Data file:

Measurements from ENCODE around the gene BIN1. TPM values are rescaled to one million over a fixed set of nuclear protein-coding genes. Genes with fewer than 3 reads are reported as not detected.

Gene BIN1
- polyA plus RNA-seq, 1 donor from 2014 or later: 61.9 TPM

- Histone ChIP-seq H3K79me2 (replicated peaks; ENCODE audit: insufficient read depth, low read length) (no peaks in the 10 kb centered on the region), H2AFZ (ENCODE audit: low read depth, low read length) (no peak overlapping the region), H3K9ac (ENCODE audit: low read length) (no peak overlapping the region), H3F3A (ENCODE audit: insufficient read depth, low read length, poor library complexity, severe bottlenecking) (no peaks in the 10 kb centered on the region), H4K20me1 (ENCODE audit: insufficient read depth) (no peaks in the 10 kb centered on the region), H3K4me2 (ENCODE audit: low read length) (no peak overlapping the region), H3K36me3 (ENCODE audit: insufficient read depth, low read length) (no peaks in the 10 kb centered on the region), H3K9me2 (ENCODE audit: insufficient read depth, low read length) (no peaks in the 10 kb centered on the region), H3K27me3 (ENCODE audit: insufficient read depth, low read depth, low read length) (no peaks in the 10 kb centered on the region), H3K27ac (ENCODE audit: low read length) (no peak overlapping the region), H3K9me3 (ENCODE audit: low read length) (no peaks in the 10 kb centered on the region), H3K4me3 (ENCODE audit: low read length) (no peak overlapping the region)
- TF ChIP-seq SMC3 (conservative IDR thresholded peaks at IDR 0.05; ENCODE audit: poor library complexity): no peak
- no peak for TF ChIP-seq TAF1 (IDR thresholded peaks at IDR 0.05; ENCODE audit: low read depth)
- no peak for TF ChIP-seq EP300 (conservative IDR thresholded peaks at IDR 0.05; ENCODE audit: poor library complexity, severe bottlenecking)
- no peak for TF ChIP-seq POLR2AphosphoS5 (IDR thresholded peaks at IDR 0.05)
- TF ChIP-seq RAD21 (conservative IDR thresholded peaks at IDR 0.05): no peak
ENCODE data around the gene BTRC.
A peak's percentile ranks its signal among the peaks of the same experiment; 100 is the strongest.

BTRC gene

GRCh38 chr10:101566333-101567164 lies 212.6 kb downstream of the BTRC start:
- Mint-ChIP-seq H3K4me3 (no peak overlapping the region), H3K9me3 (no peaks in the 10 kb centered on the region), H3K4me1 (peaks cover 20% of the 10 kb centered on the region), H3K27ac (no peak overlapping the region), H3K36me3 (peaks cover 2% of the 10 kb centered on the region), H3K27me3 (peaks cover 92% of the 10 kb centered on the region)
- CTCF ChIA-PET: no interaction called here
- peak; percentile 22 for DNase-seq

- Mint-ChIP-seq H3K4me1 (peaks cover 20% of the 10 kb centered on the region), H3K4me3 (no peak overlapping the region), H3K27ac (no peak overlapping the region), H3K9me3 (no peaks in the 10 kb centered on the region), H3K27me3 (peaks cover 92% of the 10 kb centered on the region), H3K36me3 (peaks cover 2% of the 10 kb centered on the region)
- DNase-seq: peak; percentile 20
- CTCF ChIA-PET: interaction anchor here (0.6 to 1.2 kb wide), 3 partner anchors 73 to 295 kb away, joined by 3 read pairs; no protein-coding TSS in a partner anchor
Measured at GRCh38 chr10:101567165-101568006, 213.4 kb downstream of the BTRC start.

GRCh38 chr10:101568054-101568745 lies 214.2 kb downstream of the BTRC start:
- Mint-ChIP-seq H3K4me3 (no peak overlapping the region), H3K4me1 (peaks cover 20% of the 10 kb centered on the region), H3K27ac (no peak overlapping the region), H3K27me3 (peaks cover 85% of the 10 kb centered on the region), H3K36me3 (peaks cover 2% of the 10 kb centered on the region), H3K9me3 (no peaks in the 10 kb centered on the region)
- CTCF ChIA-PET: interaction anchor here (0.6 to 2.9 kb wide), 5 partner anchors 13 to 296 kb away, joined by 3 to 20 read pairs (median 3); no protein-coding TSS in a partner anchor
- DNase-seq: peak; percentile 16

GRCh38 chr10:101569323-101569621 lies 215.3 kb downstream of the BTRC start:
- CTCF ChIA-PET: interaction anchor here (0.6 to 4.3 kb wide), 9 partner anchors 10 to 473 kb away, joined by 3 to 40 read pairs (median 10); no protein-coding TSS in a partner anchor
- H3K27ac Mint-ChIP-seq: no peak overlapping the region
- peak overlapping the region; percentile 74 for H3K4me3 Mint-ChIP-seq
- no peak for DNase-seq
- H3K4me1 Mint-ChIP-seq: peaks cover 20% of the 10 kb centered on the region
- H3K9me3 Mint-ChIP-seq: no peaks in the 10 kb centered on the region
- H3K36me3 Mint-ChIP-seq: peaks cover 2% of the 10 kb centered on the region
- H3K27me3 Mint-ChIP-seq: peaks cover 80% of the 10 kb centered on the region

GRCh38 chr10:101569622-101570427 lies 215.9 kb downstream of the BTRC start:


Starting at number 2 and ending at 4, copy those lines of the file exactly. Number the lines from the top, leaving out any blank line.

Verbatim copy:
Gene BIN1
- polyA plus RNA-seq, 1 donor from 2014 or later: 61.9 TPM

- Histone ChIP-seq H3K79me2 (replicated peaks; ENCODE audit: insufficient read depth, low read length) (no peaks in the 10 kb centered on the region), H2AFZ (ENCODE audit: low read depth, low read length) (no peak overlapping the region), H3K9ac (ENCODE audit: low read length) (no peak overlapping the region), H3F3A (ENCODE audit: insufficient read depth, low read length, poor library complexity, severe bottlenecking) (no peaks in the 10 kb centered on the region), H4K20me1 (ENCODE audit: insufficient read depth) (no peaks in the 10 kb centered on the region), H3K4me2 (ENCODE audit: low read length) (no peak overlapping the region), H3K36me3 (ENCODE audit: insufficient read depth, low read length) (no peaks in the 10 kb centered on the region), H3K9me2 (ENCODE audit: insufficient read depth, low read length) (no peaks in the 10 kb centered on the region), H3K27me3 (ENCODE audit: insufficient read depth, low read depth, low read length) (no peaks in the 10 kb centered on the region), H3K27ac (ENCODE audit: low read length) (no peak overlapping the region), H3K9me3 (ENCODE audit: low read length) (no peaks in the 10 kb centered on the region), H3K4me3 (ENCODE audit: low read length) (no peak overlapping the region)